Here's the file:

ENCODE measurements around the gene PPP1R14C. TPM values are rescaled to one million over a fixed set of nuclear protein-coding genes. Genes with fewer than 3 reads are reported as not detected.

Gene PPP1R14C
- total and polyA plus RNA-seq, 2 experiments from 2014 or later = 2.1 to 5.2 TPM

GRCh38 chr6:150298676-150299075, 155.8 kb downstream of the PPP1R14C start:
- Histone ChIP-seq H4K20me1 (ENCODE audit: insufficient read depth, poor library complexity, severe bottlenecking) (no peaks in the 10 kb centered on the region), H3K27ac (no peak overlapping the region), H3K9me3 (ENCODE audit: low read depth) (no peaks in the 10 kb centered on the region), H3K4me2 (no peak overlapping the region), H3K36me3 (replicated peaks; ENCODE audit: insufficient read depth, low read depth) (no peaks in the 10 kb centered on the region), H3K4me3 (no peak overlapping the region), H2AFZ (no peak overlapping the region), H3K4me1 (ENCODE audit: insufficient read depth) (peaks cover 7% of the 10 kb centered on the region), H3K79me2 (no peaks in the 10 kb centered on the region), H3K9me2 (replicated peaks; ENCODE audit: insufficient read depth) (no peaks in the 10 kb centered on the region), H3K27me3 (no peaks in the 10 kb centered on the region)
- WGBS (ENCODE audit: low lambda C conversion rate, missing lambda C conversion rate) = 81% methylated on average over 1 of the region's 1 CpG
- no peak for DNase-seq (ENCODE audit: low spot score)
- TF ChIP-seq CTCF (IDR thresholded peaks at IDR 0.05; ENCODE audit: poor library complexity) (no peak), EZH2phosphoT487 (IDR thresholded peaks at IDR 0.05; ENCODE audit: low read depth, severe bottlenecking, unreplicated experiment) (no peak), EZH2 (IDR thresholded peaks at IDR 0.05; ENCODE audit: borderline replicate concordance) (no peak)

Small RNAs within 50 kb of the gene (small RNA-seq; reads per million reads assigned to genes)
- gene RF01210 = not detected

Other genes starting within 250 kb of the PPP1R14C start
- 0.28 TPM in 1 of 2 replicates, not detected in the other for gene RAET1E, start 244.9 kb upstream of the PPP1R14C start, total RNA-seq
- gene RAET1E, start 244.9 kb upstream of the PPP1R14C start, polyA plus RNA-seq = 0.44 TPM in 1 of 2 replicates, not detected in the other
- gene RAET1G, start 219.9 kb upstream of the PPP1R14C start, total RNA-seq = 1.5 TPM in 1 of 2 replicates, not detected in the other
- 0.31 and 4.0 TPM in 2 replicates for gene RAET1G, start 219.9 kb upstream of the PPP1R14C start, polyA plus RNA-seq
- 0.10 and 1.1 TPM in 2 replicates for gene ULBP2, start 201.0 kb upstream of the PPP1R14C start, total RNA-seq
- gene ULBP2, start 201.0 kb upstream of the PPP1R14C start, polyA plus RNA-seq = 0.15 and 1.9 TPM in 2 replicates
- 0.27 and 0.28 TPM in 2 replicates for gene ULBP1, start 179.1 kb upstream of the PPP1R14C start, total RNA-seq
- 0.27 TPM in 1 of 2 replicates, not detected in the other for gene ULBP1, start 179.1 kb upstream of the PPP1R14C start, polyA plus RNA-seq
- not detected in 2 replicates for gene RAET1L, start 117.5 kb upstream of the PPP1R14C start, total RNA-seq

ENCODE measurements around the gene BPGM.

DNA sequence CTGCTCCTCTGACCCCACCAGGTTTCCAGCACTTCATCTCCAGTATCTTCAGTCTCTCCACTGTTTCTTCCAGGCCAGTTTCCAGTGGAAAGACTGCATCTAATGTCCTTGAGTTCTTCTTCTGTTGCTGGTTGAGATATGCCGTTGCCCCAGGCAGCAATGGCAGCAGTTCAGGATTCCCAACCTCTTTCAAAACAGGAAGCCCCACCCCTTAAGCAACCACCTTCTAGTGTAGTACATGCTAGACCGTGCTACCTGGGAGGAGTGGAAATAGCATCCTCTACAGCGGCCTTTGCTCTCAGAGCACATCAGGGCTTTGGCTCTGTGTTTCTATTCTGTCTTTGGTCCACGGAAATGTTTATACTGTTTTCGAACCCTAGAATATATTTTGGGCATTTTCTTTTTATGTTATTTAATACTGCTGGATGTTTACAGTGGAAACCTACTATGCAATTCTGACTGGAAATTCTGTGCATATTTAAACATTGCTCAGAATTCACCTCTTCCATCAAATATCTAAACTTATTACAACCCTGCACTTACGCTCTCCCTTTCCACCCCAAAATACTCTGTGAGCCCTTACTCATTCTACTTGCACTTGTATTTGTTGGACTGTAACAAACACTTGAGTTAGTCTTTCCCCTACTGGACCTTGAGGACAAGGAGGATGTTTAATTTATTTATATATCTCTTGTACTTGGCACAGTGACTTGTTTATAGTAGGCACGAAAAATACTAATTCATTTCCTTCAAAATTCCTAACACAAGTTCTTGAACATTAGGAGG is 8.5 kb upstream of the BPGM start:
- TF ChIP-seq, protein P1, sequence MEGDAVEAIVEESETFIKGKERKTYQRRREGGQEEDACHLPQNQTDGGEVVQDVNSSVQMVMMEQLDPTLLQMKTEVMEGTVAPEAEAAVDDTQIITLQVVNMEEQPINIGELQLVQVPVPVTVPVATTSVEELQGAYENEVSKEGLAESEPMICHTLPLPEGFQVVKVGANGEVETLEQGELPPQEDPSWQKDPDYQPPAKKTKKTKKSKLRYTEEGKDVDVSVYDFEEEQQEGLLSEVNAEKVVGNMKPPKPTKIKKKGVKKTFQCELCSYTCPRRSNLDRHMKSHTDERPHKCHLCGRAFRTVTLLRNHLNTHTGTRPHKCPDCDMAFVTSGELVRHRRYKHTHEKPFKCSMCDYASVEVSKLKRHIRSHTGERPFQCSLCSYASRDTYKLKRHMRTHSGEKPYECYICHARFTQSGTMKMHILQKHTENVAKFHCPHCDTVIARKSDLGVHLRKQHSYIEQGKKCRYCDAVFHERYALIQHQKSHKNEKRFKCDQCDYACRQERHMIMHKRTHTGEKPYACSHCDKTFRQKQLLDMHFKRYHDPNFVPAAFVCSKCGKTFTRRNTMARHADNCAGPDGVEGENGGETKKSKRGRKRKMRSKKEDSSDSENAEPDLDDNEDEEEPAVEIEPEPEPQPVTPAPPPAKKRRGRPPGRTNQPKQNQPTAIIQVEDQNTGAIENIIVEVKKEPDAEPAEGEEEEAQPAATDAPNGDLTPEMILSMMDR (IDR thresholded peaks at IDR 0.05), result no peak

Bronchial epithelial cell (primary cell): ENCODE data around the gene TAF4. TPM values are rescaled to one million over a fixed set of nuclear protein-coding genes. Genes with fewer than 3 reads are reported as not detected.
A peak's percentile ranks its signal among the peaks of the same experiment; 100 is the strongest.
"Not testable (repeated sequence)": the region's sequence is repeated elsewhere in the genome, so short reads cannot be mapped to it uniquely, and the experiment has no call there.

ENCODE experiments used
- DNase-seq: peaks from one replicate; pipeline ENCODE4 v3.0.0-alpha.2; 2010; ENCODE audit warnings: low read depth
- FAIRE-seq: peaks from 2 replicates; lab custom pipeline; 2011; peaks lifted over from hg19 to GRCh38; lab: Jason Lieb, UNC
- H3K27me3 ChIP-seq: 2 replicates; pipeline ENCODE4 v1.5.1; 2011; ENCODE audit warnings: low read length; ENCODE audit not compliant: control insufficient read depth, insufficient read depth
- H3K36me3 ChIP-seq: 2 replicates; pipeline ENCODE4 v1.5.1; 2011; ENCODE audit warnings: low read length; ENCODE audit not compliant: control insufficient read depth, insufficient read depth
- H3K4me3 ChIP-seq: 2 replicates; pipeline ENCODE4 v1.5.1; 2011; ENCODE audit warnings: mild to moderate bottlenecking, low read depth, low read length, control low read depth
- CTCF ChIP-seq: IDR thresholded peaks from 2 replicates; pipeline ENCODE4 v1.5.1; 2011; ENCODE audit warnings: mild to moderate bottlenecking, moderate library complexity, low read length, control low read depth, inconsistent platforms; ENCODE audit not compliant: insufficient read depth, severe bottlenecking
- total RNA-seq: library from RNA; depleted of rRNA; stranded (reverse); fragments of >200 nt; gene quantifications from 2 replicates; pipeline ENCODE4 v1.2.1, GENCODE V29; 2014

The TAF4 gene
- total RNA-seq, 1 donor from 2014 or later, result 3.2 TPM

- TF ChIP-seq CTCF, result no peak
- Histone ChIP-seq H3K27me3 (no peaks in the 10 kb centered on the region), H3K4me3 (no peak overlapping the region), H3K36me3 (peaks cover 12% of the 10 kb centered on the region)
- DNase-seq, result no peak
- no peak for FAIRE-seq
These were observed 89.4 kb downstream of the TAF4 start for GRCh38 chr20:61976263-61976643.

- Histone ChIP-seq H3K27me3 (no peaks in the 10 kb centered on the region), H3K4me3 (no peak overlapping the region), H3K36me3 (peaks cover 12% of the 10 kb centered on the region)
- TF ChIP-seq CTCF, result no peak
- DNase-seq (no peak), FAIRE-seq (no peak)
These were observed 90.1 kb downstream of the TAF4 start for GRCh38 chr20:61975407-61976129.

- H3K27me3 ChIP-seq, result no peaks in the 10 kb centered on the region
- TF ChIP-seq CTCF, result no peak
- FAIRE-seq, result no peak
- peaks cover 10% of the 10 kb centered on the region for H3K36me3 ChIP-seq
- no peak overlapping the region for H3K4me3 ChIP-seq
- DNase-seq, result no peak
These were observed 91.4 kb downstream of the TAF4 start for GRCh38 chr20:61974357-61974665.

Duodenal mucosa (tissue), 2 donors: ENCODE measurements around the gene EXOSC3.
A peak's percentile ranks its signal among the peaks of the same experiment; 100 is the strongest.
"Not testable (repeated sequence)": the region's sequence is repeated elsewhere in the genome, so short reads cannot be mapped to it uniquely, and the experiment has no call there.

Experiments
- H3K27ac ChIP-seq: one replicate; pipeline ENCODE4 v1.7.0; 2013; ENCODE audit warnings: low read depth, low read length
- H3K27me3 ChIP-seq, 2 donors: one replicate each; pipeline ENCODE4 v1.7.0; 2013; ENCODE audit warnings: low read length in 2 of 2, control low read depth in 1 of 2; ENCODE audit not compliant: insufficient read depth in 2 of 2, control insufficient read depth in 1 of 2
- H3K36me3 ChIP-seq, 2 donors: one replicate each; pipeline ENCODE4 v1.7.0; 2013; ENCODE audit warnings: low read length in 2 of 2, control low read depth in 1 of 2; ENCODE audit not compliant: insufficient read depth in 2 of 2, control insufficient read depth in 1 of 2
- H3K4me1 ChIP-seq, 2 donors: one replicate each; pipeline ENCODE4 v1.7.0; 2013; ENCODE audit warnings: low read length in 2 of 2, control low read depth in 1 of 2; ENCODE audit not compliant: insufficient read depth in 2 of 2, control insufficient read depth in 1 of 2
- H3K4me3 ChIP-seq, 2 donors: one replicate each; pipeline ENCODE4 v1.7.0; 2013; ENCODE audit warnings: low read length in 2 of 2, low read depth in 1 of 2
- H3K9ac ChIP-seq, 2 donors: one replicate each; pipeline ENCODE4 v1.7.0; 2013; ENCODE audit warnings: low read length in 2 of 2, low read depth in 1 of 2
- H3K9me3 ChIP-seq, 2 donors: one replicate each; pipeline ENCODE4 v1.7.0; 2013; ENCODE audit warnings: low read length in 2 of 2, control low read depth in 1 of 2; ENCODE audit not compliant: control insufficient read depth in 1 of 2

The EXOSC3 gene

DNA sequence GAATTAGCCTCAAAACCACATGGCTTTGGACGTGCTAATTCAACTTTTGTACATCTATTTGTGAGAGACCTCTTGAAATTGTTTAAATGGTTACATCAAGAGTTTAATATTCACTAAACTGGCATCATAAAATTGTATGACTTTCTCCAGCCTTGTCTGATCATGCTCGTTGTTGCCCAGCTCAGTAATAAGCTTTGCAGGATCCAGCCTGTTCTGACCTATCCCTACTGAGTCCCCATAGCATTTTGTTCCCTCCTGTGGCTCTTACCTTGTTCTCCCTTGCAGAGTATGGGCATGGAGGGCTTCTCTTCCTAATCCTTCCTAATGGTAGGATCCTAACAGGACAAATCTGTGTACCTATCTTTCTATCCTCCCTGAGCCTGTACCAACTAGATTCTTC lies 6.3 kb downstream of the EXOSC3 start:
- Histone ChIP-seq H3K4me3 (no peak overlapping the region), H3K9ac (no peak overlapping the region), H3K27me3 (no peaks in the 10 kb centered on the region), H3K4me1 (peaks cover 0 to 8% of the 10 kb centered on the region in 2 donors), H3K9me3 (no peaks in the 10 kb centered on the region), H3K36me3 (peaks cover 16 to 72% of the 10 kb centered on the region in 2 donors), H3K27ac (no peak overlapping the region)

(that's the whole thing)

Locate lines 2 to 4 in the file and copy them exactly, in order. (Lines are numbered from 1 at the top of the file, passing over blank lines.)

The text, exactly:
Gene PPP1R14C
- total and polyA plus RNA-seq, 2 experiments from 2014 or later = 2.1 to 5.2 TPM

GRCh38 chr6:150298676-150299075, 155.8 kb downstream of the PPP1R14C start: